2.5 The pie chart indicates that transport, defined by Aether[1] as aviation, road and other, represents 51% of total Island carbon emissions. This must be a priority focus for Grouville in 2020. The parish should also prioritise business (Commercial, air conditioning, refrigeration and other) and residential (domestic and other) emissions. Waste Management represents carbon emissions from wastewater treatment which the Parish cannot influence, and therefore that been excluded from the Grouville carbon footprint estimates.


2.6 An action working group was established following the proposition and had 7 meetings between August and December. The group was made up of the parish Constable, Deputy and self-elected members with an interest from the community; a people’s assembly, reflecting the voice of the Grouville community. See section 4 of the report for more detail.


2.7 This report becomes the first Climate Emergency Implementation Plan to achieve carbon neutrality in Grouville targeting 2.80 kilo tonnes of carbon emissions for 2020. It comprises 4 climate emergency pillars – Quick wins, Education Programme, Constables Collaborations and Report Recommendations - with 27 projects and 23 report recommendations. This is only the beginning of an ongoing carbon planning and reduction planning cycle to ensure carbon neutrality is met and a 1.5-degree Celsius pathway achieved to secure a future for our children and grandchildren.


Figure 3 - Four Pillars & their definition


2.7.1 The table below (Figure 4 - Estimated carbon emission reduction by Grouville Project) identifies the projects that are anticipated to impact the carbon footprint for the Parish of Grouville. Key projects that are likely to show a big impact on carbon reduction are:

  • Green Lanes Network – Constables Collaboration Pillar.

  • Raise awareness of existing cycle paths in the parish and encourage their use, e.g. walk to school, walk to the shops & take a walk in nature – Education Programme Pillar.

  • The current Jersey carbon footprint problem related to transportation, potential solutions and how it will impact the parish community – Education Programme Pillar.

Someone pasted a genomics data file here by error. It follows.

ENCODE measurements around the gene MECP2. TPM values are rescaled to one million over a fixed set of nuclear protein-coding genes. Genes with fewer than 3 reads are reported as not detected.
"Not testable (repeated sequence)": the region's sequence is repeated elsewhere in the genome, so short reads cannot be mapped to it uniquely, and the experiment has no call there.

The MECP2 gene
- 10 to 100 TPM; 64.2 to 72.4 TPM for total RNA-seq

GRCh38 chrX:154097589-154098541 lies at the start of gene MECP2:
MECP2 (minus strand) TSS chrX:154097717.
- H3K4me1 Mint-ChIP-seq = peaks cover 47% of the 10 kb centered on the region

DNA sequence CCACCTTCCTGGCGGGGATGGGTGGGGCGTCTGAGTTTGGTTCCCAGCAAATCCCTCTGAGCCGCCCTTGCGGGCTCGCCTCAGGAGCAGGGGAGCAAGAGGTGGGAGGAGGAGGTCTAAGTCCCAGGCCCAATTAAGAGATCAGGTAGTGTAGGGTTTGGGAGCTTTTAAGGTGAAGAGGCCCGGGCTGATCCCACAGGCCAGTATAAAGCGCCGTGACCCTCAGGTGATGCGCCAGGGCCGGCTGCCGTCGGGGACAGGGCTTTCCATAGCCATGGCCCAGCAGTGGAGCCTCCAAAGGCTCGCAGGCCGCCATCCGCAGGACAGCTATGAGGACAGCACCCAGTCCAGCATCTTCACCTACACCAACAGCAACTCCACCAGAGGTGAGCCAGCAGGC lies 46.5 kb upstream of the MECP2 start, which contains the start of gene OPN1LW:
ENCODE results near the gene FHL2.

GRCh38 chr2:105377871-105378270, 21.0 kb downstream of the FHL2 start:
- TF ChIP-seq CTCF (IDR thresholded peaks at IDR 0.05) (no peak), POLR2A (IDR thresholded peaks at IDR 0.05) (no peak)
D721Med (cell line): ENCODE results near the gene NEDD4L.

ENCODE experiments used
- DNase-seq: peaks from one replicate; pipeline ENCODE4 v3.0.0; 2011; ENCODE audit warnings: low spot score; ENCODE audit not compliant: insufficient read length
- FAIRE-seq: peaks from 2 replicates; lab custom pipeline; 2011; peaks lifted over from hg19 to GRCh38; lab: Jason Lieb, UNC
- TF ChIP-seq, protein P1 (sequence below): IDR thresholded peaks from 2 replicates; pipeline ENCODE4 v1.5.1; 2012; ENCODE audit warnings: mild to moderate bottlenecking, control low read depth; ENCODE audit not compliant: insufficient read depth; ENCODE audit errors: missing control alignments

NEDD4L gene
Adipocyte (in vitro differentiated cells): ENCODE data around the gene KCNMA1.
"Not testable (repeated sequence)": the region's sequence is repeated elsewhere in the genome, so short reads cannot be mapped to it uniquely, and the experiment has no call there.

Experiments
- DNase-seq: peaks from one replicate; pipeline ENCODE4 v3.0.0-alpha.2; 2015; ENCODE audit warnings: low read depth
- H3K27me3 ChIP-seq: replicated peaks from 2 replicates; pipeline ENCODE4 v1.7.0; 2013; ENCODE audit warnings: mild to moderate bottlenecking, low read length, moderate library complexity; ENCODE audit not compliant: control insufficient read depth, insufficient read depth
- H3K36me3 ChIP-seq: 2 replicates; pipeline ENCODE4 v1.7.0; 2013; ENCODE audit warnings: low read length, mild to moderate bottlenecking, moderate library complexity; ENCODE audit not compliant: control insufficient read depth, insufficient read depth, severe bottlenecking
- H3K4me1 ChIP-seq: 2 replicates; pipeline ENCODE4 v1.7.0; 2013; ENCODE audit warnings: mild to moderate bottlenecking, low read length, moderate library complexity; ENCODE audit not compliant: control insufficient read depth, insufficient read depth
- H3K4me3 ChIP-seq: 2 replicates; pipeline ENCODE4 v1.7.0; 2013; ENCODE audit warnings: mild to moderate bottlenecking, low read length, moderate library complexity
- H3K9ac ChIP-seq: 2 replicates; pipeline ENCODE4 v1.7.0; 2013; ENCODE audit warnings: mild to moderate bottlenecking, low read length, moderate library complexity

• Circulating the carbon footprint of local businesses to parishioners for informed buying decisions - Education Programme Pillar.

  • How to calculate your carbon footprint & compare it to global footprint recommendations.


2.7.2 To put this carbon emission reduction into Grouville parishioner perspective, this represents 3.4 tonnes per parishioner over 6 years or 0.6 tonnes per annum. In terms of car transport this equals 3,000 miles per annum in a post 2015 petrol small car[2], similar to a Ford Ka.


Figure 4 - Estimated carbon emission reduction by Grouville Project


2.8 The aim of the Grouville proposition was to reflect the voice of the local community, reflective of all age groups, but most importantly the younger generation who will have to live with the consequences of decisions and actions taken today. This plan must be mirrored in policy decisions made at a States Assembly level to address the climate emergency and it is incumbent on our States member representatives – our Constables, Deputies and Senators - to reflect the voice of the community in their States Assembly voting.


2.9 Carbon accounting is at the very earliest stages of development, but it must evolve quickly to respond to the needs of the global climate crisis. The GoJ must encourage local businesses to disclose their carbon footprint and encourage individuals to calculate their own carbon footprint which will result in the largest behavioural changes. See section 5.3.5 of the report for further details.